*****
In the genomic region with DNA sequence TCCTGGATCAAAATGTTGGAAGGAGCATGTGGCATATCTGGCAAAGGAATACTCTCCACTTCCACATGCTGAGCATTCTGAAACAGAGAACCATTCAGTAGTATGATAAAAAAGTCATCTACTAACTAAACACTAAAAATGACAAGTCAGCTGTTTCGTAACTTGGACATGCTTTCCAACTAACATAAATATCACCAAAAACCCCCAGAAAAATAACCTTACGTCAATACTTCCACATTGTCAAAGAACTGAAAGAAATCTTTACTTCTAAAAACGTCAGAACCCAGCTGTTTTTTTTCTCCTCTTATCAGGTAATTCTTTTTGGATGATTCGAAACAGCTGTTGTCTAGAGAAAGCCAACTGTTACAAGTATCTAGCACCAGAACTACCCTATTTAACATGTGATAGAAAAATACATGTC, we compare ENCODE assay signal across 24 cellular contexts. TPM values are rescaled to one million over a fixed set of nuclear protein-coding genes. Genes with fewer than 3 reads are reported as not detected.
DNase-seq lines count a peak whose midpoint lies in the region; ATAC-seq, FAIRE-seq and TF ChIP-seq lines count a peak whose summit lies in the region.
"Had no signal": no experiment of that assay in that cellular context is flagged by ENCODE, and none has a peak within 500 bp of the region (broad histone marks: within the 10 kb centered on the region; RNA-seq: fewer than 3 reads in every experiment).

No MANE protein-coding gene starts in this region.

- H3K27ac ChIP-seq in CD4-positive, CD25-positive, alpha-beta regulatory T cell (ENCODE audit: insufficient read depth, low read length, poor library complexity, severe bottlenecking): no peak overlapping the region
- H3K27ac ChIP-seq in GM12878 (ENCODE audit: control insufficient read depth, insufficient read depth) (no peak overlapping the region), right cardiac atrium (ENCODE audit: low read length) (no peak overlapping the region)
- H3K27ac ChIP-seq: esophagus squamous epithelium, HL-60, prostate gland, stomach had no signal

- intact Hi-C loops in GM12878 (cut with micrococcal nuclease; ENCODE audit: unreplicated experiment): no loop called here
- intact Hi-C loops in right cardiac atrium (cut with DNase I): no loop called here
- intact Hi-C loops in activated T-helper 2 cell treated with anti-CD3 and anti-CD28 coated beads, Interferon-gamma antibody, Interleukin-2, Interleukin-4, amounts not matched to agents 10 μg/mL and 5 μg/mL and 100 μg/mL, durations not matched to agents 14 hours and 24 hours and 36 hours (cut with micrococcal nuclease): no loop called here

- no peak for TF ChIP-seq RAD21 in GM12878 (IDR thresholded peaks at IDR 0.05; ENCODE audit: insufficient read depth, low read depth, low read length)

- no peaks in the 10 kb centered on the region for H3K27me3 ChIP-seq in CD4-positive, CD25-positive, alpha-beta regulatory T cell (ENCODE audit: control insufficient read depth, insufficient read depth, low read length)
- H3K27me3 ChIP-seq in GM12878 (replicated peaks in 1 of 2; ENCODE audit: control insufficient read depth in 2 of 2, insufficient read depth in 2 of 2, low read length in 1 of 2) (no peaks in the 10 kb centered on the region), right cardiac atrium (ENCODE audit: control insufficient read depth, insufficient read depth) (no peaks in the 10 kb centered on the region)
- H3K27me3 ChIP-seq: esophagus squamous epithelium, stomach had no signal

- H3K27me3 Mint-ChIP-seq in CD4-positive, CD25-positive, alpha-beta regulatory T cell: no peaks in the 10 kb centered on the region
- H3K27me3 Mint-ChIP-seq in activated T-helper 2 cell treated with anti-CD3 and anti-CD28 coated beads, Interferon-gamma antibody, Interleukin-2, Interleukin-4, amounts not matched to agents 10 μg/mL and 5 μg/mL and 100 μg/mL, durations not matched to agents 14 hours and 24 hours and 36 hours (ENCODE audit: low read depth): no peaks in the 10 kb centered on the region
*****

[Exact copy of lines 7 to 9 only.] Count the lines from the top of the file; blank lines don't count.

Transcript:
- H3K27ac ChIP-seq: esophagus squamous epithelium, HL-60, prostate gland, stomach had no signal

- intact Hi-C loops in GM12878 (cut with micrococcal nuclease; ENCODE audit: unreplicated experiment): no loop called here
- intact Hi-C loops in right cardiac atrium (cut with DNase I): no loop called here